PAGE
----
“Hey Rick. Some rain we’ve had, huh?”

“Yeah,” he said. “I wasn’t sure you were still here.”

“Just some rain.” She stared at him a few seconds, but he didn’t say anything more. She dropped her head back down to read.

Rick had expected her to want an apology and planned to use that as segue toward an invitation out on the Slow Hand. Now he wasn’t sure what to say and just stood there with his legs astride and his hands on his hips. The grinding of a davit’s old motor echoed off the cement walls lining the canal. Rick walked closer to the dock to see. Some neighbors a few houses down were lowering their Boston Cruiser into the water, and it looked like they were getting ready to take some folks out. Clumps of clouds hung in the sky and dissolved as they floated near the sun. Rick took a deep breath and walked back toward Amy. “Looks like it’s clearing up. You up for that boat ride?”

She put her book down. “You’re not gonna bring that guy Frank, are you?”

“No.” Rick grimaced.

“You two must pick up some real winners with that routine.” She got up from the patio table. “Do I need to bring anything?”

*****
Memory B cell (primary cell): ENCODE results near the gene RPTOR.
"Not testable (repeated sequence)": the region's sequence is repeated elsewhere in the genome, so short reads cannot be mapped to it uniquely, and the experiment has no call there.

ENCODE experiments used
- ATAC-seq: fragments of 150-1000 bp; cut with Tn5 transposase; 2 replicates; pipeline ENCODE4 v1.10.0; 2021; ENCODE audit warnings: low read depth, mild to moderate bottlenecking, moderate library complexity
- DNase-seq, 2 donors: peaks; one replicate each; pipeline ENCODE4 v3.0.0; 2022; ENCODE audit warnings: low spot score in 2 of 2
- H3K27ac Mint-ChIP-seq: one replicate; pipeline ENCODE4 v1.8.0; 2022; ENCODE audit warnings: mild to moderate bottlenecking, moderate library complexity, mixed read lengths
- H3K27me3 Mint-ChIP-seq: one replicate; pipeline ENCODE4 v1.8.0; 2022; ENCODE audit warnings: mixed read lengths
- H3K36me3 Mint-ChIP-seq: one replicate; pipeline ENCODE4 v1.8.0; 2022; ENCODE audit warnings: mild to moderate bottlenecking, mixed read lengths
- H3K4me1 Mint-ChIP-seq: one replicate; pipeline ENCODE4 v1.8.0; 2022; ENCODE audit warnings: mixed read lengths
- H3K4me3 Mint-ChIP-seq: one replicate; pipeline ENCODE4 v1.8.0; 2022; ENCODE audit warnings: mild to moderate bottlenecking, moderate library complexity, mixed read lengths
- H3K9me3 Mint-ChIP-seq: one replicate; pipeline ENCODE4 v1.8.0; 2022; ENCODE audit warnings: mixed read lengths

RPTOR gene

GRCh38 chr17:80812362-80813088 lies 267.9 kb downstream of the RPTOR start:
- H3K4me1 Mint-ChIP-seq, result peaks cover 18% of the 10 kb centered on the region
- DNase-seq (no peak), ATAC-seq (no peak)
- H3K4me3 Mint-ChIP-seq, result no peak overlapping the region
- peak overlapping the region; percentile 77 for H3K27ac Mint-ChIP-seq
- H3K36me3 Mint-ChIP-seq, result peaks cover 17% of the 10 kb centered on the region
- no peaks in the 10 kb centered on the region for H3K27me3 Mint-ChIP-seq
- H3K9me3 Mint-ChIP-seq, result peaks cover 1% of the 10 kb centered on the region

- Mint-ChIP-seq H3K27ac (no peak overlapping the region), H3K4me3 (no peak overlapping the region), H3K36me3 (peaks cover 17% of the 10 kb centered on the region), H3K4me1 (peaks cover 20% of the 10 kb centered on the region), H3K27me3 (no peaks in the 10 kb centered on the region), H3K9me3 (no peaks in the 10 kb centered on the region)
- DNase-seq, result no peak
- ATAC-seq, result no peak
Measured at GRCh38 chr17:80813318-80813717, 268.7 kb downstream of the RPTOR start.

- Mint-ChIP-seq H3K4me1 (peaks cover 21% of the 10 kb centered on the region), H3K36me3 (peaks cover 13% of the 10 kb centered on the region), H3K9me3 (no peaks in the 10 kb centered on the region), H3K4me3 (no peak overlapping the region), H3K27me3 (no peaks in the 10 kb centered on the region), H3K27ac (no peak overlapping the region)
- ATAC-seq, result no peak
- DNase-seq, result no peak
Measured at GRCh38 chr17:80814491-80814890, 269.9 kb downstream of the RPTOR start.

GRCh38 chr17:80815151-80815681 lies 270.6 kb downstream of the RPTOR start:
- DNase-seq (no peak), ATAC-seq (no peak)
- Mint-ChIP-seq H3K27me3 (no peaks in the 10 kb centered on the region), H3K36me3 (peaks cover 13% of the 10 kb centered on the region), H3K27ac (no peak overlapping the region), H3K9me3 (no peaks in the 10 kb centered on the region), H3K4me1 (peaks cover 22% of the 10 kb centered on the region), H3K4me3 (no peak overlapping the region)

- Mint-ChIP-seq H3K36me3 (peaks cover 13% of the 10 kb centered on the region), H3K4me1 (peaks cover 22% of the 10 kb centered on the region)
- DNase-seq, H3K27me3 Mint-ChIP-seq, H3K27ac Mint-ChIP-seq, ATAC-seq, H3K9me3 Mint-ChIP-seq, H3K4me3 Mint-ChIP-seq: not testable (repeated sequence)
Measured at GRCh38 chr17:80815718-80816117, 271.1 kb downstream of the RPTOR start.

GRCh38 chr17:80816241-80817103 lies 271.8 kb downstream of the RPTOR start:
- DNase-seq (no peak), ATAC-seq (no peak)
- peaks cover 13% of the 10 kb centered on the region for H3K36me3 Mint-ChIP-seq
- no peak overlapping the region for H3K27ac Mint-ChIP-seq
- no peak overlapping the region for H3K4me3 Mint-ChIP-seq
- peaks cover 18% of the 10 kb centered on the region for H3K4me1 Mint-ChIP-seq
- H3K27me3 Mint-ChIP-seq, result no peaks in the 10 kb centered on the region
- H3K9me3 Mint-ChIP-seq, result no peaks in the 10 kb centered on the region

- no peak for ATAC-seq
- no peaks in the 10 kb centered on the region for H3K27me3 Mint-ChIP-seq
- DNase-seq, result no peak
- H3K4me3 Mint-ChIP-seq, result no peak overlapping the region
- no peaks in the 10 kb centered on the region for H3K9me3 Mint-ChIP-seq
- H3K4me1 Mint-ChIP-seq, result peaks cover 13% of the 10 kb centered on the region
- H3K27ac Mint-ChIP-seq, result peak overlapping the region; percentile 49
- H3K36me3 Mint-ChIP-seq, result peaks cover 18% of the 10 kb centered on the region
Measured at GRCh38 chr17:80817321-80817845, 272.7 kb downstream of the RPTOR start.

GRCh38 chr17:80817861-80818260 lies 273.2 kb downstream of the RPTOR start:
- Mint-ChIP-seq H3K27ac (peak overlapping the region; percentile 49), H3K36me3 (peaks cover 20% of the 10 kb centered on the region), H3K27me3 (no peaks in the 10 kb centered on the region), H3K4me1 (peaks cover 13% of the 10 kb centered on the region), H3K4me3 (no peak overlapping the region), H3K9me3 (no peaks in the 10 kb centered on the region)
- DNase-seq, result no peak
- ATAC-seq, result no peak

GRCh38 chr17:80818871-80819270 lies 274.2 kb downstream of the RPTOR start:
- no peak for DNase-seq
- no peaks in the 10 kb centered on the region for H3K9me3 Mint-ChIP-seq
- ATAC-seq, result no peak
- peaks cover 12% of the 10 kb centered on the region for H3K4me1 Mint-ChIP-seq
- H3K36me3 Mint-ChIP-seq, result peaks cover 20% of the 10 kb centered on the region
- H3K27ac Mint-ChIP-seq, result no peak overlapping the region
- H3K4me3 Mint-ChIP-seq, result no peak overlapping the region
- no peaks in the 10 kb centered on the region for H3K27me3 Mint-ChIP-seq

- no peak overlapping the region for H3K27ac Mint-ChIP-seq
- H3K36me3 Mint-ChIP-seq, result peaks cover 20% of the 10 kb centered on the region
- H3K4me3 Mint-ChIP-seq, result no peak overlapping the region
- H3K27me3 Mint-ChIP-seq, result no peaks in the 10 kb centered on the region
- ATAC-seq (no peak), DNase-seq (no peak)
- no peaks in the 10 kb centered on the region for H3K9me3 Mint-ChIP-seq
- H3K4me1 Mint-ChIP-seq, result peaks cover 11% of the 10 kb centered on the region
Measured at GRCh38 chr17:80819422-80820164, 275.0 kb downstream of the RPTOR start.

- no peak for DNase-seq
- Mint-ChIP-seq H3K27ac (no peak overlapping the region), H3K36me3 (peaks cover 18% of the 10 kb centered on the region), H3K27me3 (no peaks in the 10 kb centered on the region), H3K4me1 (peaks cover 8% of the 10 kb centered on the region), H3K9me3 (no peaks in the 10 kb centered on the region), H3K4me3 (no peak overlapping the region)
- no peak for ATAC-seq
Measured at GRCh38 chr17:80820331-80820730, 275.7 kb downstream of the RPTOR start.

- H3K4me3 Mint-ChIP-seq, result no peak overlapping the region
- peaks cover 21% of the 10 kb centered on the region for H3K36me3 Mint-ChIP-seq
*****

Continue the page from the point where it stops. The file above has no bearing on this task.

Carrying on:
The sky never totally cleared, and the water was a bit choppy, but Amy didn’t seem to mind. She wore just a bikini top and cutoffs again. Sitting on the port side of the Slow Hand’s bow she held onto the rail and dangled her legs over the edge. Rick stared at her freckled back and a tattoo on her left shoulder of a blooming hibiscus with some Asian lettering under it. He headed the Slow Hand east at a good clip. When he hit the waves from the wakes of other boats it made Amy squeal and hold on tighter to the rail. Every once in a while she looked back at Rick as if to make sure he was still there. Rather than lend any weight to her concern, he kept the angle of his face forward and his gaze hidden by the dark lenses of his sunglasses. After a while he realized he was hungry and thought of a little old marina she’d probably like. It had a café with outdoor seating, and they definitely wouldn’t run into Frank.

“You hungry?” He yelled.

She nodded her head and then turned to face forward again. But he could tell she was watching him when he backed the Slow Hand stern first into the narrow slip at Drifter's Inlet. Jimmy was there playing his flamenco version of Fleetwood Mac’s “Rhiannon,” and Rick waived and got a table right near the water. He and Amy ordered a couple Coronas and a burger each.